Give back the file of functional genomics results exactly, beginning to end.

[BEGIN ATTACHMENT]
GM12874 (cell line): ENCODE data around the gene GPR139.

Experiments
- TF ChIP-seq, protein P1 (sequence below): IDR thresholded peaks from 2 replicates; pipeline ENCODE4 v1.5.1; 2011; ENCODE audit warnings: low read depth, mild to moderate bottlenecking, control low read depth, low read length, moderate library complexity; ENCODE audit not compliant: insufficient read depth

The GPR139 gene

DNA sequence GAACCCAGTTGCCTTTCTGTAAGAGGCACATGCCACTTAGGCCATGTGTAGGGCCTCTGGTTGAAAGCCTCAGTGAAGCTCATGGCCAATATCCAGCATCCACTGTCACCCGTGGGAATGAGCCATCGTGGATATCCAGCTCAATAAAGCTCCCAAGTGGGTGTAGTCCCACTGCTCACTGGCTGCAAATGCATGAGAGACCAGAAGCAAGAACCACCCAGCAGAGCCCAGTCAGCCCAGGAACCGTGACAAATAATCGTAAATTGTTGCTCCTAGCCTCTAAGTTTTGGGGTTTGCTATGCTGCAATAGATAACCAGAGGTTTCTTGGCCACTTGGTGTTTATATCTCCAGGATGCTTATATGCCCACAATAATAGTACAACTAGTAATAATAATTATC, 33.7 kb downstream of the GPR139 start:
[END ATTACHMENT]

GM12874 (cell line): ENCODE data around the gene GPR139.

Experiments
- TF ChIP-seq, protein P1 (sequence below): IDR thresholded peaks from 2 replicates; pipeline ENCODE4 v1.5.1; 2011; ENCODE audit warnings: low read depth, mild to moderate bottlenecking, control low read depth, low read length, moderate library complexity; ENCODE audit not compliant: insufficient read depth

The GPR139 gene

DNA sequence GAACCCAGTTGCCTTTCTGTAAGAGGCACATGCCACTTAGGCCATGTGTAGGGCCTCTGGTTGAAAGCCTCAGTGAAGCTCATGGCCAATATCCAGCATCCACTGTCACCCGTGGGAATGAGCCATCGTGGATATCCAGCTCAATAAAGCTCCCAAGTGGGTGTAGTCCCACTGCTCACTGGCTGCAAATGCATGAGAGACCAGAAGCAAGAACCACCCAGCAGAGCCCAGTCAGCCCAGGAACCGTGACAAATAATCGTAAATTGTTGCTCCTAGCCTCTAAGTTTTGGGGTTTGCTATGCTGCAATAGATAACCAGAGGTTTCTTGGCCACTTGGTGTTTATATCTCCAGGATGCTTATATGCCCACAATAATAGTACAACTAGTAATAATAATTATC, 33.7 kb downstream of the GPR139 start: